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Between the Trapezes Driving Your Career Starts *Now*
September 2012


Welcome to Between the Trapezes, showing you how you can make your way from one career certainty to the next!

- Joanne Meehl, aka The Job Search Queen

What's here:
  • Why the past tense can sabotage your search
  • Your LinkedIn profile should be about you, not your company
  • There's A Guide for That!

  • Why the past tense can sabotage your search
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    You know I'm big on job candidates telling success stories. These are evidence, PROOF of your ability to do the next job.

    But talking only of what you "used to do" won't advance your career OR your job search. Your next employer wants to know: What can you do for us, NOW?

    Here's a typical mistake that a job hunter makes when asked, for example, "Why do you think you're a fit for this position?"

    Poor answer: "It's a lot like what I used to do but with more responsibility. Back then I was the manager of three people, and enjoyed team building."

    Notice phrases like "used to do", "back then", and "enjoyed" -- all in past tense or in the past.. Are you stuck there?

    Better answer: "This job would let me build on earlier successes as a manager -- I would bring my skills in team building to you. My plan if I were selected is to hold weekly meetings where those who've had a breakthrough week would be recognized, which is motivating to team members."

    Notice phrases like "lets me build", "bring my skills", "my plan is" and "is motivating". These are not only present tense, the answers are expansive and tie the candidate to the job at hand.

    So beware of past tense. YES, of course, you need to prove you can do the job by mentioning past successes. But talk of them like you can still do them -- you still can, right? -- not like they are lost in your past.

    Your LinkedIn profile should be about you, not your company

    Many job hunters ask me to take a look at their LinkedIn profiles so they get better at attracting recruiters and hiring managers to it. Typical fixes they need to make are in using the Summary section more to their advantage, moving sections around for smoother flow, getting more recommendations, and so on.

    But it often dismays me when someone spends whole sections of their profile on their company! They insert the company's marketing-ese, like this: "TransCo is a $2B global company that provides digital solutions for industries such as medical devices, energy extraction, agriculture and transportation". That's 133 characters, and 20 spaces that the person just spent not on herself, but on her company. Given that many people today change jobs every 3 years or so, why use your space for "them" and not for you?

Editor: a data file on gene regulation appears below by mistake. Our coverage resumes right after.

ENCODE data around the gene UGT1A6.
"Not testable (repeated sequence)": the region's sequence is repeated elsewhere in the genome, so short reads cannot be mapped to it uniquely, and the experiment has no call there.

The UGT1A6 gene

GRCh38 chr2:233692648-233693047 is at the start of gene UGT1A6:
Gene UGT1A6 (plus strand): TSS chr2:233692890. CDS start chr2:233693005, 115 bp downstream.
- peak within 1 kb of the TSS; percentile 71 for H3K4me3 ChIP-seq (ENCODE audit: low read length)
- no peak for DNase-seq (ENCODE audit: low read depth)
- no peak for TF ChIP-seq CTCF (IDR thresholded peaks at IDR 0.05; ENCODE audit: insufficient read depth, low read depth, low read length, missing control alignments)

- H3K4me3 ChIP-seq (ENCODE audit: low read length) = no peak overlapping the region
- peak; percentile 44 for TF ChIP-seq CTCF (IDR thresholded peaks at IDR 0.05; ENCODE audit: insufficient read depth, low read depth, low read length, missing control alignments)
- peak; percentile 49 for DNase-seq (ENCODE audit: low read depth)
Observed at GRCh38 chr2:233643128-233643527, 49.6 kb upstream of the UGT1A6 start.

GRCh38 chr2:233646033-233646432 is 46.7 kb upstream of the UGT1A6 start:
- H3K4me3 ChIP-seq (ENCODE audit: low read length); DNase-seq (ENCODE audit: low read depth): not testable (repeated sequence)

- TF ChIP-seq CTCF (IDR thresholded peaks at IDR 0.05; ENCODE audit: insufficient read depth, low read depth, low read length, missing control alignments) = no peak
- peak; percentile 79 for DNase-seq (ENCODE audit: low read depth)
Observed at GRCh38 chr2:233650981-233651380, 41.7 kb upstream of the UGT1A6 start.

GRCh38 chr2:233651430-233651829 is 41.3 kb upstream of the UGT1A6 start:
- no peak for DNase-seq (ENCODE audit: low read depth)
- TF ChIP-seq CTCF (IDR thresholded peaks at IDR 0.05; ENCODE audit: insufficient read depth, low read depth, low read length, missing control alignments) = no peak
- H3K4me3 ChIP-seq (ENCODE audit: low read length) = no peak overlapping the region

First, information about your company is easily found elsewhere on LinkedIn: Most companies' profiles are on LinkedIn via a separate link; just click on their name. Or if yours isn't there, you can add in that link into your profile.

    But more importantly, YOU need this space, in both the Summary and in the position listing itself in the Experience section, to talk about what you have done for the company. Describe your accomplishments, mention excellent quotes about you from current and former managers, give your favorite (work-related) quote: "I train sales teams to qualify, qualify, qualify", said one of my clients in his Summary.

    So don't use YOUR precious limited space to advertise for them. Your LinkedIn profile is yours, so it should advocate for YOU.

    See a new article from my blog about dropping the use of the word "we" from most of your job search language.

    There's A Guide for That!
    QR Code to Store - smaller

    Joanne Meehl makes available materials that will give you some coaching, right off the page, at the Ignite Your Job Search Store!
    Want to know how to create a target list of employers? There's now a guide for that. Are you a college senior looking for a road map to a great job when you graduate? There's a guide for that, too.
    All are at minimal prices, with a secure connection when you use a credit card to purchase.

    You can even get live coaching time with Joanne here -- at introductory rates that will more than pay you back when you use what you learn!

    To get to the Ignite store, just snap the QR code here with your phone to get right there. Or use this link. And while you're at the site, see what else you can read that will help you (the blog, the Trapezes newsletter), or is free to download.
    See you there!


    Joanne Meehl

    Always walk through life as if you have something new to learn and you will.

    -- Vernon Howard, Writer and Psychologist


    Tip of the Month:
    Not every job search idea you read on the web is up to date or pertinent to you. If the author cites good results, then it's real.


    One Meeting That Can Speed Up Your Search!!
    A Career Consult with the Queen is a 1-to-2-hour session with Joanne Meehl that helps the candidate get unstuck, unstalled, or unconfused -- or all three. You get feedback, possibilities, ideas, and a plan of action, as well as useful materials. It zeroes in on what's working in your search and on what needs fixing. In-person or via Skype, it's $175 and applicable to additional services if you want to do more work with Joanne. For more info, just contact Joanne at


    Wait, there's more!

    Thurs, Oct 4th, Face2Face: Creating a Winning Presence, featuring Dean Hyers

    5+ Years of Between the Trapezes, free here

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    phone: 612-807-0258 and 978-355-4200